Despite a 6-1 loss to the Houston Astros on Wednesday, Jackson continues to demonstrate his ability as a starter by going deep into games without getting flustered.
Jackson allowed a solo homer to Jake Marisnick, and that very likely would have been the only run he would have given up if Michael Taylor and Andrew Stevenson had not miscommunicated on Jose Altuve’s triple in the fourth inning.
Jackson has been around so long and pitched for so many clubs that he was the starter when the Nationals nine-game win streak began against the Astros on Aug. 6, 2012. He turned out to be the hard luck loser Wednesday when he gave up only two runs over six innings.
HIs ERA is 2.93 with the Nats this season, and his record a respectable 4-3. With the loss of Joe Ross to Tommy John surgery, Jackson has turned out to be a major find for general manager Mike Rizzo as they seek their second division title in a row and third in the last four seasons.
“He threw a heck of a game,” said manager Dusty Baker. “He left 2-1 and really should’ve been just one run, the home run by Marisnick. He threw the ball well. And then the home run to (Max) Stassi and then the home run to (Alex) Bregman. That was kind of the ball game. We didn’t have a bunch of opportunities.”
The story was also more of Mike Fiers pitching well for the Astros and holding the Nats to one run on four hits over seven innings.
Jackson knew Fiers was going to be a formidable foe early when the right-hander struck out three Nats hitters in the first two frames.
“One of those pitchers’ duels to start out the game,” Jackson said. “That’s a tough lineup to pitch to. We kind of went back and forth, Fiers and myself. It was just one of those games where they tacked some on at the end. We got over a couple mistakes. But it’s baseball. We didn’t give in. (Today) we can come with (Stephen) Strasburg on the mound and have a chance to take the series.”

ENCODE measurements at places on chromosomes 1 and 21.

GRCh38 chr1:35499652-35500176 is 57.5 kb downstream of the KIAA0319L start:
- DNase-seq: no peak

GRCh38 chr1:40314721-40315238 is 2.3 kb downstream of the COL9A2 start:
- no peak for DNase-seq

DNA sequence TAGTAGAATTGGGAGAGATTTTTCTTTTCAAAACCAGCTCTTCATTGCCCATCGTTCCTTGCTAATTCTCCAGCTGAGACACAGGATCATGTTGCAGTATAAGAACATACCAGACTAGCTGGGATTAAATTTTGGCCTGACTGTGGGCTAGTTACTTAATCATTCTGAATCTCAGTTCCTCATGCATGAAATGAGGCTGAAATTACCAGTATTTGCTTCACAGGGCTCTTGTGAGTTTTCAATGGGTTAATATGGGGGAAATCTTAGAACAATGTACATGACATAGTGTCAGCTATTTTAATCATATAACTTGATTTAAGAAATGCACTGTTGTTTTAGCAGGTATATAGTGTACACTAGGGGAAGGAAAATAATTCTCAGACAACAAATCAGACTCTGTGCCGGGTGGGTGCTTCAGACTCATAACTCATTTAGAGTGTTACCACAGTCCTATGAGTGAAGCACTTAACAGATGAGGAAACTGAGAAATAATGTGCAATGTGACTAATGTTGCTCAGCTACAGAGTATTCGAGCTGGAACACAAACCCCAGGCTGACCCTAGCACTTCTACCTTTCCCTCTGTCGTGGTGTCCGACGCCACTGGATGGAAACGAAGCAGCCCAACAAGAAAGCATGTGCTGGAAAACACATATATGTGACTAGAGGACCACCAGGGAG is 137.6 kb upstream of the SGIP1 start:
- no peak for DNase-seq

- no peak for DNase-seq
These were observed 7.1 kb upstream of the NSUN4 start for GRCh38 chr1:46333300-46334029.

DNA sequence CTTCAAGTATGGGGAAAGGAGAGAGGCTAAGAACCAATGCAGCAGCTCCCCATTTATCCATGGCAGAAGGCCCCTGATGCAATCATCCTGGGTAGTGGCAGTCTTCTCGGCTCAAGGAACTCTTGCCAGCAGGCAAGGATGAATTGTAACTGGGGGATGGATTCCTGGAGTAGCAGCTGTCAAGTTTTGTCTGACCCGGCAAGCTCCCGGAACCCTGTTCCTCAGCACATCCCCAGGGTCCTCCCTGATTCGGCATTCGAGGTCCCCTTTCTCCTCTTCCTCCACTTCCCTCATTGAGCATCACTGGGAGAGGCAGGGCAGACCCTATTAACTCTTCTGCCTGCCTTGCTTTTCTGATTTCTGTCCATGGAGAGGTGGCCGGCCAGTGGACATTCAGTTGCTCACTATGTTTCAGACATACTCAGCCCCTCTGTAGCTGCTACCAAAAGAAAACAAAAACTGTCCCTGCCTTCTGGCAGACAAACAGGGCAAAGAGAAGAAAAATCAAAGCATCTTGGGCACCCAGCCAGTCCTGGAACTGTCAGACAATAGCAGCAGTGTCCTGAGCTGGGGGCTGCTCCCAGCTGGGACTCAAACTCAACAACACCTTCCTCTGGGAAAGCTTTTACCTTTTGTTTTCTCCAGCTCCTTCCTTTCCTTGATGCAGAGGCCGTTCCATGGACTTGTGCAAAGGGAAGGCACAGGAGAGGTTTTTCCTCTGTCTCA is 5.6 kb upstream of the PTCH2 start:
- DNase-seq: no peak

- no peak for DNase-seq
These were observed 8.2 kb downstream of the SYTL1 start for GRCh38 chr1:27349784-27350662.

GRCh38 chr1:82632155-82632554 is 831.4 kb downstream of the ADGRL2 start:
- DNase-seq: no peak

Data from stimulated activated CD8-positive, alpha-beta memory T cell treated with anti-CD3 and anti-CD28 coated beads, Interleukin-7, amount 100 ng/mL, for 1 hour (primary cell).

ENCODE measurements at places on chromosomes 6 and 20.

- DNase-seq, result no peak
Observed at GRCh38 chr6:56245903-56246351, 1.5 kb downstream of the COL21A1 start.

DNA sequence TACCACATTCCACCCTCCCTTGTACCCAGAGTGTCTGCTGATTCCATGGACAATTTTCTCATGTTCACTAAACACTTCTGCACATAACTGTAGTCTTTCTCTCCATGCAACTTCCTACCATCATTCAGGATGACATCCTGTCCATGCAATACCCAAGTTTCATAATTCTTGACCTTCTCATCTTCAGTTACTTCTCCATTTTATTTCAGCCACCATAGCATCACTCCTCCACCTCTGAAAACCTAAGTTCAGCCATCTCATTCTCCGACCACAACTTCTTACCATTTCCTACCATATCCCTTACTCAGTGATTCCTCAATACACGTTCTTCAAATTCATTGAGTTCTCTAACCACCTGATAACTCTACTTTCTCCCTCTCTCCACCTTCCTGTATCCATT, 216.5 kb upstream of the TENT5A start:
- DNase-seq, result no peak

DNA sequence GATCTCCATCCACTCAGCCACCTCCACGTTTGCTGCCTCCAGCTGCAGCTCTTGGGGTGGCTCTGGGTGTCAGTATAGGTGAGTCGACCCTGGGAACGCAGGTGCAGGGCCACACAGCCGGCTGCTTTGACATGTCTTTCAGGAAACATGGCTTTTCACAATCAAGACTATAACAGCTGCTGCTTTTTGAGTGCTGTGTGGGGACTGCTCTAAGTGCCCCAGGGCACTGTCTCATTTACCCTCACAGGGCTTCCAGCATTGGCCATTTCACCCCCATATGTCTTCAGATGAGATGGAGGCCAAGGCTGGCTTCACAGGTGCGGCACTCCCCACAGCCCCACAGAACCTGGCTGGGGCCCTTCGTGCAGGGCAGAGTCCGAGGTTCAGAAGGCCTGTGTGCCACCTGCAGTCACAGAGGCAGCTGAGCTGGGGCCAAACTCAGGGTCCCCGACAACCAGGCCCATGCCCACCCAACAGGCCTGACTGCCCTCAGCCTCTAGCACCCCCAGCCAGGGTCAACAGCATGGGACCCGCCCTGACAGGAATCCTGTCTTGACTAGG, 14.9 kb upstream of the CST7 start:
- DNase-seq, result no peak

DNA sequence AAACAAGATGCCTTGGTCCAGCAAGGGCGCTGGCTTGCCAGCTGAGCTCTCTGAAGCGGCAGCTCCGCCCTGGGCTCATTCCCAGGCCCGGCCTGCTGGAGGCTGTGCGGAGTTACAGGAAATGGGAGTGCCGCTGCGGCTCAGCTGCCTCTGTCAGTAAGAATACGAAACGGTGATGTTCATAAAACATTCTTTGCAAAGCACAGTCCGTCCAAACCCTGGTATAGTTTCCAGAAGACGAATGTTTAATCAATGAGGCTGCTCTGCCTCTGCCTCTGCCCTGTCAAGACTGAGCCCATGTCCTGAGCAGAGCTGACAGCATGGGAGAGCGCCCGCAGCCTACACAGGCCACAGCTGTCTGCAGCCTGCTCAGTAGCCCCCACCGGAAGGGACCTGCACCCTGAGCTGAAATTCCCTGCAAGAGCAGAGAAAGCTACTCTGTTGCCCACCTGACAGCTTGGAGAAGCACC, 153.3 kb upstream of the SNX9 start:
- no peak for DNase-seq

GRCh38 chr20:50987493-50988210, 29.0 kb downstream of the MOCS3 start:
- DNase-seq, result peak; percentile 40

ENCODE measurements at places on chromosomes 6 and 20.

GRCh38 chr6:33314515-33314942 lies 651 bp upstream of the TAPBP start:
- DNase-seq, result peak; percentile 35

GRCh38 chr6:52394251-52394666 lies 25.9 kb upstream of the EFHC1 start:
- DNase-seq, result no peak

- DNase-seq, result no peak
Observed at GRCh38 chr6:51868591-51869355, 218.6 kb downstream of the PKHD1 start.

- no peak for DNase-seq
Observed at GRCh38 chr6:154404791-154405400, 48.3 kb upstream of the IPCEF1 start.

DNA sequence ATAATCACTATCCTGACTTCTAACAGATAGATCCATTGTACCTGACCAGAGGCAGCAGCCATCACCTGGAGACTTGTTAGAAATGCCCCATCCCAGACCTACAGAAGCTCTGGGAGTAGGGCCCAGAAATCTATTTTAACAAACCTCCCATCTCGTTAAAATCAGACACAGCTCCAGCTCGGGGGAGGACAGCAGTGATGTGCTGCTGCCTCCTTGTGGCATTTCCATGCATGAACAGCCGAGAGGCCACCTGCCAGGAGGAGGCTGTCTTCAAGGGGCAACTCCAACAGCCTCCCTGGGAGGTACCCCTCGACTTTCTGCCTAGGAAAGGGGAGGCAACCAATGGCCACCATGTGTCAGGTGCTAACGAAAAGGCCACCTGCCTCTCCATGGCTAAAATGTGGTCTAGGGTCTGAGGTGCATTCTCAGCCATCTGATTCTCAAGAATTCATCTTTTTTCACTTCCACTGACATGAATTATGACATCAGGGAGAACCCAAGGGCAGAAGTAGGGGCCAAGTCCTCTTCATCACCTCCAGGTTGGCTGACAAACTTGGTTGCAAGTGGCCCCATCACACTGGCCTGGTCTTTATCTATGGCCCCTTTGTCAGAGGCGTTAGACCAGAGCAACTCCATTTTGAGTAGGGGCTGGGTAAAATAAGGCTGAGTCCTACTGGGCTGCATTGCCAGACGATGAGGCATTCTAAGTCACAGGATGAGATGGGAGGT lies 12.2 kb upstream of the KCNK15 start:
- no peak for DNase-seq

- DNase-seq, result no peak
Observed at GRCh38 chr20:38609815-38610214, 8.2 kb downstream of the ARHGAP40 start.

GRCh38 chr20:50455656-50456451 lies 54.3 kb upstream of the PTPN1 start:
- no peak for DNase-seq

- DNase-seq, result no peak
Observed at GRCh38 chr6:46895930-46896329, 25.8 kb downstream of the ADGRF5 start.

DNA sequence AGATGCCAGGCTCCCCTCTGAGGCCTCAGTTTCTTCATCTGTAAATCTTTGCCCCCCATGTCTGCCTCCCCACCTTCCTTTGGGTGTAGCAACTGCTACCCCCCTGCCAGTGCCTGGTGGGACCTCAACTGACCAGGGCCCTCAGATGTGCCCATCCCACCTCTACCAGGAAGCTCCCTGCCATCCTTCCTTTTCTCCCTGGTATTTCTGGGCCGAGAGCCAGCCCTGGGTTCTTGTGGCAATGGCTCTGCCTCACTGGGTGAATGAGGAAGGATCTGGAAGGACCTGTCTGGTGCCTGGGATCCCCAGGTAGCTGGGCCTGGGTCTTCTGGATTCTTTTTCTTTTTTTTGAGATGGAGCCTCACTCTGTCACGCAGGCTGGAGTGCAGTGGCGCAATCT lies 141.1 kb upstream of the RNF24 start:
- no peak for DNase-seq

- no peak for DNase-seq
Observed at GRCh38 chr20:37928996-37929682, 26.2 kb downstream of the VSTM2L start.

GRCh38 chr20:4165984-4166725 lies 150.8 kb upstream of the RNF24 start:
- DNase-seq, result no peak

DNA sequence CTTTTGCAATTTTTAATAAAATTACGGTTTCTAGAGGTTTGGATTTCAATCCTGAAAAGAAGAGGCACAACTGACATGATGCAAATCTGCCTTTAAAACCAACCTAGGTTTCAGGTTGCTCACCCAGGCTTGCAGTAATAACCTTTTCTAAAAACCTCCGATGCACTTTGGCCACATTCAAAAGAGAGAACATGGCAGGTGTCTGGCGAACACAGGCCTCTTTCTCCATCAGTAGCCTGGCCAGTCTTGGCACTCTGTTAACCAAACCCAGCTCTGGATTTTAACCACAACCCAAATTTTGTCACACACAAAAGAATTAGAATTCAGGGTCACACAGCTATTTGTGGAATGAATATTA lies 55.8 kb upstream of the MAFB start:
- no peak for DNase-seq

Even with seven regulars out, the Astros still boast the likes of George Springer, Bregman, Altuve and Josh Reddick. Marwin Gonzalez is hitting .305 after a 2-for-4 performance. Jackson had devised a pretty good game plan to try to slow them down.
“You have to mix it up and keep them off balance,” Jackson said. “It’s one of those lineups where they have a lot of guys who can hurt you with the long ball. They’re a young team. They’re aggressive. They’re ready to swing the bat. It’s just about execution, and you have to keep them off balance as much as you can.”
But the bottom line is Jackson has done more than just held his own with the Nats in his seven starts. It begs the question, will the Nats decide to offer Jackson a shot on the post season roster as a long reliever or spot starter?
For now, that’s too deep a look into the crystal ball for Jackson, who was mired in the minor leagues to start this season.
“I’m just going out one day at a time, one start at a time, trying to do my job which is to go out and eat innings and keep the team in the ballgame,” Jackson said. “That’s all I’m focused on right now. Playoff roster is playoff roster. That’s way too far in the future for me to focus on. I have a job to do, I have a task right now and that’s to eat innings and do what I’m here to do -- that’s to keep us in games and help the bullpen a little bit.”
The numbers don’t lie for Jackson: he has allowed two runs or less in five of his seven starts for the Nats. Just like Howie Kendrick on offense, Jackson could play an important role in the postseason plans for a Nats club looking to break through.